shubhajit sarkhel Bengaluru India
Innovative Meat tenderization techniques in Food(Meat)processing Industries
Hey, there today I am going to tell about an interesting story regarding Meat tenderization. Now, what is Meat tenderness? Why we are doing this? Well Meat tenderness is recognized as the most important quality trait determining eating quality, and many interventions have been developed in the meat industry to improve the tenderness of low-value muscles and to ensure the consistent tenderness of high-value muscles.It is an important quality parameter determining consumer acceptance and price. Different methods like biological, chemical and mechanical tenderization methods can be used by the meat industry to improve meat tenderness each with its advantages and drawbacks.
Now What is the chemistry behind it? So first you have to know about what is Meat toughness?
Meat toughness depends on three main components: (1) sarcomere length, (2) extent of proteolysis of the myofibrillar proteins and (3) physical phenotype of the muscle and also connective tissue content, composition, genetic and environmental effect. The relative contribution of these three components to the ultimate meat tenderness varies with muscle type, animal, pre- and post-slaughter factors as well as duration and temperature at which the product is stored post-mortem.
There are different types of meat tenderization technique as per my research but unfortunately, they are difficult to implement due to high inhomogeneity of cattle and high processing cost in terms of time and energy (14–21 days of maturation). An alternative would be to influence the “background toughness”.
Here come the innovative techniques that are used now a day in some Industries. Shockwave or hydrodynamic pressure processing (HDP) technology emerged as an alternative method to tenderize meat in the early seventies but the implementation in the industry has been very limited. It is the application of high pressure waves up to 1 GPa in fractions of milliseconds. A shockwave is instantaneously generated and is characterized by the intensity achieved (pressure level) and its propagation along the time continuum (rise time). The shockwave propagates through the surrounding medium with high-energy momentum at speeds greater than the speed of sound. It travels rapidly through the fluids (water) and any objects that are an acoustical match with water. Since meat is composed of 75% water, the pressure wave crosses the meat and at points where acoustic impedances differ, an energy momentum transfer occurs, which in turn creates mechanical stress that tears the muscle structure. This produces called a “rupture effect,” and, as a result, the meat is instantaneously softened and an accelerated maturation of the meat has also been observed. Shockwave technology applied to meat tenderization represents a Low-cost and non-invasive technique which has no negative impact on the microbiological and chemical product stability. It has showed outstanding improvements by reducing the Warner-Bratzler Shear Force by 25% or more. Which means the meat after processing will be very good in quality, juicier and easily palatable for consumers.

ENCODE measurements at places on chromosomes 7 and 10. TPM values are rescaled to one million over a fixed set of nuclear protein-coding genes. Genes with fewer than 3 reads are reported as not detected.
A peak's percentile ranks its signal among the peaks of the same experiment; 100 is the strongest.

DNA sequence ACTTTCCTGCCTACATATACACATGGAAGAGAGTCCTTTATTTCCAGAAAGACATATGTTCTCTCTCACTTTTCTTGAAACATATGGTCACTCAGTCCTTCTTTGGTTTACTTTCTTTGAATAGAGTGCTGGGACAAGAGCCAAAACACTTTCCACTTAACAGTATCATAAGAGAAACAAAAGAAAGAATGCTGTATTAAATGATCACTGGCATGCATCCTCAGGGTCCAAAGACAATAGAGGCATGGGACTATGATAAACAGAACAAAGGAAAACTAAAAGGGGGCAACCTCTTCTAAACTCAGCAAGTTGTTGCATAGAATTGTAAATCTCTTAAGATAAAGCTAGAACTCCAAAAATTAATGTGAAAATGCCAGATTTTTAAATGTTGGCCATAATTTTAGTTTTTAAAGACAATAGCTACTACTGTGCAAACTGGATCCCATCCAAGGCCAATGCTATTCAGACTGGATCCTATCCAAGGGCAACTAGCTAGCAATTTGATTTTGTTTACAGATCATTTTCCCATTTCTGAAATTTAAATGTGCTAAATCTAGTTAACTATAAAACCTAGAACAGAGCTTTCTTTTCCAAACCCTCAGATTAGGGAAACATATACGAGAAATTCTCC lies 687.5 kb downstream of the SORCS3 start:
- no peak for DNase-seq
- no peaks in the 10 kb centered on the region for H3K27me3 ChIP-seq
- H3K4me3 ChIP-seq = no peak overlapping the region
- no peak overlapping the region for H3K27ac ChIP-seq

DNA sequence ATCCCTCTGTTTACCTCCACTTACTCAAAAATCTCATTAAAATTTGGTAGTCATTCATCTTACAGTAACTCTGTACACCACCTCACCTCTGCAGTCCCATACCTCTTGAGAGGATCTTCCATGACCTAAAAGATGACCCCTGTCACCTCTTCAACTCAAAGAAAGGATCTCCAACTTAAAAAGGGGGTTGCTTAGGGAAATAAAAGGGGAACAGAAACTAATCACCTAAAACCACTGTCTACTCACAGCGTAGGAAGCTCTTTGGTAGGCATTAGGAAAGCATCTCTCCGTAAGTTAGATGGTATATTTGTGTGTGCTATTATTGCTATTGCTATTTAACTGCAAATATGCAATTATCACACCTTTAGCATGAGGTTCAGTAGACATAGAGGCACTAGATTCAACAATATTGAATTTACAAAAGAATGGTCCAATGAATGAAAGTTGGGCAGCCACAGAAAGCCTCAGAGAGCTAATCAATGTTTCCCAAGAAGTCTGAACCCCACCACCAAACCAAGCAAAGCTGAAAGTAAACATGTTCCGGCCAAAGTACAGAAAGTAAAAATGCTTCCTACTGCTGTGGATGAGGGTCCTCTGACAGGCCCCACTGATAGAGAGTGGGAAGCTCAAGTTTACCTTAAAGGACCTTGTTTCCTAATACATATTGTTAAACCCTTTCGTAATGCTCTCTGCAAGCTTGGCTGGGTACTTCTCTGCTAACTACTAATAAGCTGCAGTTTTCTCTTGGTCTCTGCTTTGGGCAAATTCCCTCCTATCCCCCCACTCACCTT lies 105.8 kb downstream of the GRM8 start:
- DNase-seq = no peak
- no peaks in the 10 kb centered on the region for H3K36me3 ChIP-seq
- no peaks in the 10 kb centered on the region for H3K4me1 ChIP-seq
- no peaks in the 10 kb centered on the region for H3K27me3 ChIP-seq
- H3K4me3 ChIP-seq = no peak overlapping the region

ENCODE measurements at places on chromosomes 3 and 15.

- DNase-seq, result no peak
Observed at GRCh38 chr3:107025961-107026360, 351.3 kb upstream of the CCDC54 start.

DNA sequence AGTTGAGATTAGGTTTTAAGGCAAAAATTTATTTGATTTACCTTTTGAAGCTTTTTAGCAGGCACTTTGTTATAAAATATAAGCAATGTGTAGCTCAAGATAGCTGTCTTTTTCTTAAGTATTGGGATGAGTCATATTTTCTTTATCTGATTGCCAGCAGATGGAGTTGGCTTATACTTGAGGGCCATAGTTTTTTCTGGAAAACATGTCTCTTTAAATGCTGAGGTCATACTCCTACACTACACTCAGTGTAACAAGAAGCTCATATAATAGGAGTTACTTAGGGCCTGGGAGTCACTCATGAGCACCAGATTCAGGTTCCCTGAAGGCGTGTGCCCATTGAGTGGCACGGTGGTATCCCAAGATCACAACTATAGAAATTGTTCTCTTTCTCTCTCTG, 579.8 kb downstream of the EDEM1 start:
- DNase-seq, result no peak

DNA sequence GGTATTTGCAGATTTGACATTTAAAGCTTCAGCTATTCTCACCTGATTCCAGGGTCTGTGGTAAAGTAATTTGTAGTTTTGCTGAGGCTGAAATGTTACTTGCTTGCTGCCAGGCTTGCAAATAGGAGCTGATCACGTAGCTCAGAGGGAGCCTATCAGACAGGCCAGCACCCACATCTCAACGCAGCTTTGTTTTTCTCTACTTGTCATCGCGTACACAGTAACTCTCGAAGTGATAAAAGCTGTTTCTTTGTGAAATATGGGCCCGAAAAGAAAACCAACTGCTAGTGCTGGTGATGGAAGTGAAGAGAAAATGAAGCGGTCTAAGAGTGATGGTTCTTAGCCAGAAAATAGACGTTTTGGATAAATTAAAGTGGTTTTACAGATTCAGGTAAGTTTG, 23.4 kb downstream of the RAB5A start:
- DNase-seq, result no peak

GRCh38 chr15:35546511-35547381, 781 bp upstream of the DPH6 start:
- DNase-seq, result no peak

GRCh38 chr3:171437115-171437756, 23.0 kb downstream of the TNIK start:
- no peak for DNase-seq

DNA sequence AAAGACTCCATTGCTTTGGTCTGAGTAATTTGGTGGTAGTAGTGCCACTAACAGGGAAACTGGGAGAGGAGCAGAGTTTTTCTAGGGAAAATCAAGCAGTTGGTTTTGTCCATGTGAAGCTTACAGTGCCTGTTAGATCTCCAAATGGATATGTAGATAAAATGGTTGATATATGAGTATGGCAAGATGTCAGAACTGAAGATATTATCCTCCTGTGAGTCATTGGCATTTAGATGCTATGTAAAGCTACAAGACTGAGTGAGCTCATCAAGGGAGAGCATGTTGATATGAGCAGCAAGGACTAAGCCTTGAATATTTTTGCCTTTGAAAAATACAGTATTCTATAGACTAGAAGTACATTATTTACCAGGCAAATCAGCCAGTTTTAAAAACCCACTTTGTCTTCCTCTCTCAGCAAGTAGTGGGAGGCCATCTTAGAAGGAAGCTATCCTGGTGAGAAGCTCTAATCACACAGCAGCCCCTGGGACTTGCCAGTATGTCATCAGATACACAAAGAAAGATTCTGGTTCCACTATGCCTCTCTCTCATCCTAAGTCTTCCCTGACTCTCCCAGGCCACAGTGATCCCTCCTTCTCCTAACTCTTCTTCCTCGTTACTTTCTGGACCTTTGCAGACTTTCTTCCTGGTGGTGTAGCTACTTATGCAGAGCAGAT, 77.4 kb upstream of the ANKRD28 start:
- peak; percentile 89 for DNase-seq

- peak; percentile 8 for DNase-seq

Now HPP can be an another alternative novel technology can be used for industries as per my opinion. High hydrostatic pressure is applied statically to a product by means of a liquid transmitter. HPP influences both the structure and function of proteins.HPP modifies only noncovalent bonds and does not affect small flavour molecules or vitamins, therefore, HPP can be used to treat food without affecting nutritional quality, provided extensive heat is not used. In contrast, heat affects hydrogen and covalent bonds and thus results in both unfolding and irreversible denaturation of proteins. HPP can be applied either at ambient temperatures, or in combination with thermal treatment. HPP affects protein conformation and can lead to denaturation, aggregation, and gelation.
However, commercial application is not yet available until existing limitations, such as damage to packaging material during processing, as well as inefficient shockwave or high pressure delivery in an industrial-sized continuous prototype, are overcome. Once this is realized, this two method will produce remarkable improvements in meat tenderness within a very short treatment time and with low processing costs.